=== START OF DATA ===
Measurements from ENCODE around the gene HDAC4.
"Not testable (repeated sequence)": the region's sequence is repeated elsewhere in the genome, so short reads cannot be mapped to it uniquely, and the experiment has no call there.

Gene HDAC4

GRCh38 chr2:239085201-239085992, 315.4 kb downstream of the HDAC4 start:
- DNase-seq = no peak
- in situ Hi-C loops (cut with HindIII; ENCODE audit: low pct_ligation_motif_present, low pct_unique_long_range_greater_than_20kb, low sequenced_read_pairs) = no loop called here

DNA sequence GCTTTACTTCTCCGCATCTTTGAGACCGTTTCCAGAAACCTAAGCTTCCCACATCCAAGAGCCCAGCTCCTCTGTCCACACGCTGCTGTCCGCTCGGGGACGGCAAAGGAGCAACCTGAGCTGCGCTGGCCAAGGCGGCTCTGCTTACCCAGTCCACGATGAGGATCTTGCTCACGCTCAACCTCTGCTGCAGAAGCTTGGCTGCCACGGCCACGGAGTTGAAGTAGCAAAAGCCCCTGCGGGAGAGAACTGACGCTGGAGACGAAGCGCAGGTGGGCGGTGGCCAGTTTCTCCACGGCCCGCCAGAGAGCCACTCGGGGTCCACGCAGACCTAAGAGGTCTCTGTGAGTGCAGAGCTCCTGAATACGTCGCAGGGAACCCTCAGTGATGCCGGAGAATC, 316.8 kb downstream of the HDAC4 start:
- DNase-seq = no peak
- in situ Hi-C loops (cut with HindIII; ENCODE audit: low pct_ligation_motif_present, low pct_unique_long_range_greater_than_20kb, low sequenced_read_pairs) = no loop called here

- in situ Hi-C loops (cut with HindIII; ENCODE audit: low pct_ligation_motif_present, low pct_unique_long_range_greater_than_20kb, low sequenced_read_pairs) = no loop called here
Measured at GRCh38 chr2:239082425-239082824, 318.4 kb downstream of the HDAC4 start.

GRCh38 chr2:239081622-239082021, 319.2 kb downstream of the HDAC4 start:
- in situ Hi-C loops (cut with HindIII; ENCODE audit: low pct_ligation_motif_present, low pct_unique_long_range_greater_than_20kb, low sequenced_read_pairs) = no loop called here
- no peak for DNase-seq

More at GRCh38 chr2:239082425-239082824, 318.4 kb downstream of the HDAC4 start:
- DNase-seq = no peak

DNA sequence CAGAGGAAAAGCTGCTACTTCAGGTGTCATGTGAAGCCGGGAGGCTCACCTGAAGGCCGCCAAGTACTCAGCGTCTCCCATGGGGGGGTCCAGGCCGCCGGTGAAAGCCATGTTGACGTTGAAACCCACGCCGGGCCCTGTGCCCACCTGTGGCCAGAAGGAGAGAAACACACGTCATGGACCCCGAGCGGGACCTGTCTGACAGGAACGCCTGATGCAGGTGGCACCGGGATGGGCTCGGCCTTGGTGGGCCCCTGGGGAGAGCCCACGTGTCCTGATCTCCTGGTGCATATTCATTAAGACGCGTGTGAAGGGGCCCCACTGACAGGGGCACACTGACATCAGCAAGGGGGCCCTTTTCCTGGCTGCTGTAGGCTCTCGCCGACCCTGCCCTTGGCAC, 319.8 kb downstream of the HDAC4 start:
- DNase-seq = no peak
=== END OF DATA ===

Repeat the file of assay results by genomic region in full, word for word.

Measurements from ENCODE around the gene HDAC4.
"Not testable (repeated sequence)": the region's sequence is repeated elsewhere in the genome, so short reads cannot be mapped to it uniquely, and the experiment has no call there.

Gene HDAC4

GRCh38 chr2:239085201-239085992, 315.4 kb downstream of the HDAC4 start:
- DNase-seq = no peak
- in situ Hi-C loops (cut with HindIII; ENCODE audit: low pct_ligation_motif_present, low pct_unique_long_range_greater_than_20kb, low sequenced_read_pairs) = no loop called here

DNA sequence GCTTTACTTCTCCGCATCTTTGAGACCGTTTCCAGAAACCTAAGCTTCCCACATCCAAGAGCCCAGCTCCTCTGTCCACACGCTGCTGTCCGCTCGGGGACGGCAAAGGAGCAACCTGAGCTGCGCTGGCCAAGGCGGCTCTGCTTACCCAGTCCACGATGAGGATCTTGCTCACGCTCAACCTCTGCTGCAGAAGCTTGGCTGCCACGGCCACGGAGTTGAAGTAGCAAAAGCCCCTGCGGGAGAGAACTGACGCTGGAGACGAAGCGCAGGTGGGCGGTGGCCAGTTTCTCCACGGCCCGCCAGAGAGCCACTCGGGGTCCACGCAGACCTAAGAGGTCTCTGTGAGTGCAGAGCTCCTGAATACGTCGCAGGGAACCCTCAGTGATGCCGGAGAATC, 316.8 kb downstream of the HDAC4 start:
- DNase-seq = no peak
- in situ Hi-C loops (cut with HindIII; ENCODE audit: low pct_ligation_motif_present, low pct_unique_long_range_greater_than_20kb, low sequenced_read_pairs) = no loop called here

- in situ Hi-C loops (cut with HindIII; ENCODE audit: low pct_ligation_motif_present, low pct_unique_long_range_greater_than_20kb, low sequenced_read_pairs) = no loop called here
Measured at GRCh38 chr2:239082425-239082824, 318.4 kb downstream of the HDAC4 start.

GRCh38 chr2:239081622-239082021, 319.2 kb downstream of the HDAC4 start:
- in situ Hi-C loops (cut with HindIII; ENCODE audit: low pct_ligation_motif_present, low pct_unique_long_range_greater_than_20kb, low sequenced_read_pairs) = no loop called here
- no peak for DNase-seq

More at GRCh38 chr2:239082425-239082824, 318.4 kb downstream of the HDAC4 start:
- DNase-seq = no peak

DNA sequence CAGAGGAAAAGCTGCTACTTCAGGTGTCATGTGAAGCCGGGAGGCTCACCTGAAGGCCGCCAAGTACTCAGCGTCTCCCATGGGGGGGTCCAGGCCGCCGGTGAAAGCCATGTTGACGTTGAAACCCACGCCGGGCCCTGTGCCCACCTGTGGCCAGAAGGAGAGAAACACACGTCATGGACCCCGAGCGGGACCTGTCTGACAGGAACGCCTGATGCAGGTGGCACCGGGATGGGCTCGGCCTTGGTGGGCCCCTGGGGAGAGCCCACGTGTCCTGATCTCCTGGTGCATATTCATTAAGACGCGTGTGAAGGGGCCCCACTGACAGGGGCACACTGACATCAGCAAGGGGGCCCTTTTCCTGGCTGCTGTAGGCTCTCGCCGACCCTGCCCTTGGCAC, 319.8 kb downstream of the HDAC4 start:
- DNase-seq = no peak